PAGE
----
We watched through glass for 10 minutes, me unable, them unwilling, as the possum slowly roused itself. Finally, faced with the prospect of a permanent possum resident, and amid a chorus of screaming voices (including her own), my wife dashed out and propped the door before quickly retreating. To everyone’s relief, the possum withdrew into the darkness, but not without leaving behind a variety of bodily fluids and a stench that registered as just short of “skunk.”
Unable to travel to a doctor, I called and was given a prescription for a muscle relaxant, which my wife, still pulsing with adrenaline, drove to fill. I took a pill around 10 p.m., thinking I’d at least be able to get some sleep. I later woke in pain, saw that it was only 1 a.m., and realized that 1) I had to get to a hospital, and that 2) I needed help getting there.
When the EMTs arrived, I asked them to lay the stretcher next to me. I’d roll onto it—very slowly and carefully—and off we’d go, right? Funny thing about modern stretchers, though—with all the equipment loaded below the surface, the lowest they get is about six inches off the ground; in my delicate state, my plan wouldn’t work. Instead, they hoisted me up onto the stretcher, introducing me to a whole new world of pain, and I rode to the hospital with my teeth chattering uncontrollably, tremors running through most of the muscles in my body.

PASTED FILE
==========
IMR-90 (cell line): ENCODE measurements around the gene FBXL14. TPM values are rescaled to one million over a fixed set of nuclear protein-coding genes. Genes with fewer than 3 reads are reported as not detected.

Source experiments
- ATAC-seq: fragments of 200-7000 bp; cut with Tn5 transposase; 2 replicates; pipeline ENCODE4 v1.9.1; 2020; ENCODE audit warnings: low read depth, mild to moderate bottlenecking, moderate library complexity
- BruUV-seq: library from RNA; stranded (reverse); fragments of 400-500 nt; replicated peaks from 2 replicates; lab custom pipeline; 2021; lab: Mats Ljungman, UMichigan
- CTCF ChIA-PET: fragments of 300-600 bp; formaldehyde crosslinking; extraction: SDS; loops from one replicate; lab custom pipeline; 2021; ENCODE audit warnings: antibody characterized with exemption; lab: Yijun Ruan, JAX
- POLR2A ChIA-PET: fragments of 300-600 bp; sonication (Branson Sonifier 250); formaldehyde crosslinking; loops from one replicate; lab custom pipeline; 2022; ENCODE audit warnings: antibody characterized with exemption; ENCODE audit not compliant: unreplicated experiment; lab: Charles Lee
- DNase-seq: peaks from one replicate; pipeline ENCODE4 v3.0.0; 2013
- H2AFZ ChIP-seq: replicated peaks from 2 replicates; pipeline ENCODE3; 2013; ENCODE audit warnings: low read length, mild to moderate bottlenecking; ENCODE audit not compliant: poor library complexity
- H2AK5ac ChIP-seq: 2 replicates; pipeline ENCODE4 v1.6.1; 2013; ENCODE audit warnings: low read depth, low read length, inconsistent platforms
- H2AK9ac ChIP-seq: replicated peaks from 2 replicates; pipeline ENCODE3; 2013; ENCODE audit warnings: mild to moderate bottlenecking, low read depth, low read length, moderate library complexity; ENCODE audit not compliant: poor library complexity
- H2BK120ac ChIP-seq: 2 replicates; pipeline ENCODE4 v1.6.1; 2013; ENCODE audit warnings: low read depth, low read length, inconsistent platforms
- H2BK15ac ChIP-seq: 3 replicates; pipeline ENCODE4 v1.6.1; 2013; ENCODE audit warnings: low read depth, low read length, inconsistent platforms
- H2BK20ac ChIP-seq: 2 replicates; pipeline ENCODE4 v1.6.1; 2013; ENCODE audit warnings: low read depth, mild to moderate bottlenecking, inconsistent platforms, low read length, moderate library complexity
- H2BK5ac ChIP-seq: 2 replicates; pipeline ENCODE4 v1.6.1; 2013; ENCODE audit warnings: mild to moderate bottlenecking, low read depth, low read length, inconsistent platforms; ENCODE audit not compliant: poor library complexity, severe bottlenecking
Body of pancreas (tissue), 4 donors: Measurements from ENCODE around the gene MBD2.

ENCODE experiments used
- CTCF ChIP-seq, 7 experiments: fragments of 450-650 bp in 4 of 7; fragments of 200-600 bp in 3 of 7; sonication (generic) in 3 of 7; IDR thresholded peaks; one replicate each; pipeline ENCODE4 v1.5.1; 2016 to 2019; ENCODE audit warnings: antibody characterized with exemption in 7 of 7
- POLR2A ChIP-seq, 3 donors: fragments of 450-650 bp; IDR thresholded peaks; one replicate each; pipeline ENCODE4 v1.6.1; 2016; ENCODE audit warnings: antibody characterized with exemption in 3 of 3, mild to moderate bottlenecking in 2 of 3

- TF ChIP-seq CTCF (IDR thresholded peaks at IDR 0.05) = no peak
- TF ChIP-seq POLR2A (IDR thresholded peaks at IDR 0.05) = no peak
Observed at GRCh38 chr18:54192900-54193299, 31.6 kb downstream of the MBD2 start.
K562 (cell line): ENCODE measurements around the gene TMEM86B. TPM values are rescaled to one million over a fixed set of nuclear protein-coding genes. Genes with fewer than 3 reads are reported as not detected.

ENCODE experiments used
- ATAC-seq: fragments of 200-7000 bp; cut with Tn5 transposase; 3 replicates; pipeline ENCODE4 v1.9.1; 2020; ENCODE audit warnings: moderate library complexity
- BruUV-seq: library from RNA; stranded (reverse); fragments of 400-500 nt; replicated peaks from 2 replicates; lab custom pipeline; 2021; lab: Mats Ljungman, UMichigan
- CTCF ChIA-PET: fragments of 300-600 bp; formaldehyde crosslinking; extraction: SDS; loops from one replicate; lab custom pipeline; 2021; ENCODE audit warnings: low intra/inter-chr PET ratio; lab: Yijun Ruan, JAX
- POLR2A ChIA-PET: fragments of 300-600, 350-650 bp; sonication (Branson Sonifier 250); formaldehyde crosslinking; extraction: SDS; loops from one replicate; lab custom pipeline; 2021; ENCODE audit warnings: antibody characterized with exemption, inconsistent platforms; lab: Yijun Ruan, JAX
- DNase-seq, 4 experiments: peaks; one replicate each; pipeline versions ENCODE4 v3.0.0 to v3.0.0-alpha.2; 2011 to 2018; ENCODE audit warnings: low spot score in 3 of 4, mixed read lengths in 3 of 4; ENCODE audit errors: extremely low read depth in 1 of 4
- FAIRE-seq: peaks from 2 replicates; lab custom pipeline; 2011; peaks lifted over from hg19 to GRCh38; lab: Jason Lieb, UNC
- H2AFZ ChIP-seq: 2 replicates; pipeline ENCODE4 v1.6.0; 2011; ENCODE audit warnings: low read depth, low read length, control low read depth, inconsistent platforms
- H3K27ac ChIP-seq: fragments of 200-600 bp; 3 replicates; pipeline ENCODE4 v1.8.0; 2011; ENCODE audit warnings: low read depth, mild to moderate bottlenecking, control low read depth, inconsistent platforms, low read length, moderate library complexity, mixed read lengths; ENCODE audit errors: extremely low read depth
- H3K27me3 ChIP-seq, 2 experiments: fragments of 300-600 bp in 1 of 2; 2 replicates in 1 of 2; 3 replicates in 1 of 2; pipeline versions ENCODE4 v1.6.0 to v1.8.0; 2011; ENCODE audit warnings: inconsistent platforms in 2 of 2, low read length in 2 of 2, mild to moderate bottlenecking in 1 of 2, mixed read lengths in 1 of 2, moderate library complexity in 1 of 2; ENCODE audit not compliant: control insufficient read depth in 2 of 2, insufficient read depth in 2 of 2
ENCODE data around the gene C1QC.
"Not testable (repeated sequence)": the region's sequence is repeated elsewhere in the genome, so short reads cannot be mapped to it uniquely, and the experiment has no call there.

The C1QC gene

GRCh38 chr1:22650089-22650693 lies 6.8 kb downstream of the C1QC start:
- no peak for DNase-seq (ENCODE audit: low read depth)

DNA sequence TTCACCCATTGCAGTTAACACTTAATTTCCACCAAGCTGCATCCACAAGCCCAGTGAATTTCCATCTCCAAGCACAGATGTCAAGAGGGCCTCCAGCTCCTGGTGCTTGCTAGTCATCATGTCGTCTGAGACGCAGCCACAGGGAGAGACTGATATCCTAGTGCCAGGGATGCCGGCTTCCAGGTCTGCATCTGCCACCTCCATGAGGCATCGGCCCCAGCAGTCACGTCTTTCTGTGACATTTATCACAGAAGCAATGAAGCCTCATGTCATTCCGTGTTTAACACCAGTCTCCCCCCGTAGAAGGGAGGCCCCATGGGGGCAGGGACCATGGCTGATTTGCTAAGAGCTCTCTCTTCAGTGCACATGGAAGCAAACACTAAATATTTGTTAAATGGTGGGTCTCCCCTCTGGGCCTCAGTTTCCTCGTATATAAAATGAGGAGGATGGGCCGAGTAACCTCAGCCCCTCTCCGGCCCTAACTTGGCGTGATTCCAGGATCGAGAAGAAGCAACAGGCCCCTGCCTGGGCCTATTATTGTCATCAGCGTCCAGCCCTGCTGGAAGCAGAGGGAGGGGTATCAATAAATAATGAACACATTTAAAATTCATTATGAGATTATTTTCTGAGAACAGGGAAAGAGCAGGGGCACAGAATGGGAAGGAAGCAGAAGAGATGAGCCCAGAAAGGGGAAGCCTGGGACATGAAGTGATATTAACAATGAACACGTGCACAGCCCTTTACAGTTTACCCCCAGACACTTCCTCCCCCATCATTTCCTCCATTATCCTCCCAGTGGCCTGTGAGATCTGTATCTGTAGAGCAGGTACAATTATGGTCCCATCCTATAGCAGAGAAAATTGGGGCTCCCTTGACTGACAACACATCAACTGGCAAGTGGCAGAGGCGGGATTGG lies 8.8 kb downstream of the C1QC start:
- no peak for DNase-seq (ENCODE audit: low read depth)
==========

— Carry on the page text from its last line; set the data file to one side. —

About five years ago, a similar hospital-destined back spasm occurred during a meeting with a heater and furnace sales representative who’d insisted on explaining the details of his proposal to me and my wife together, in person (which is a nice way of letting you know you’re in for the hard sell). An hour and ten minutes into a promised hour-long meeting, I had excused myself to the back porch to make a phone call, then found myself unable to get back inside.
I’ll always remember the startled face of the sales rep as I looked up and said from the ground with gritted teeth, “We’ll let you know if we decide to proceed.” The back pain was almost worth it to get rid of the guy.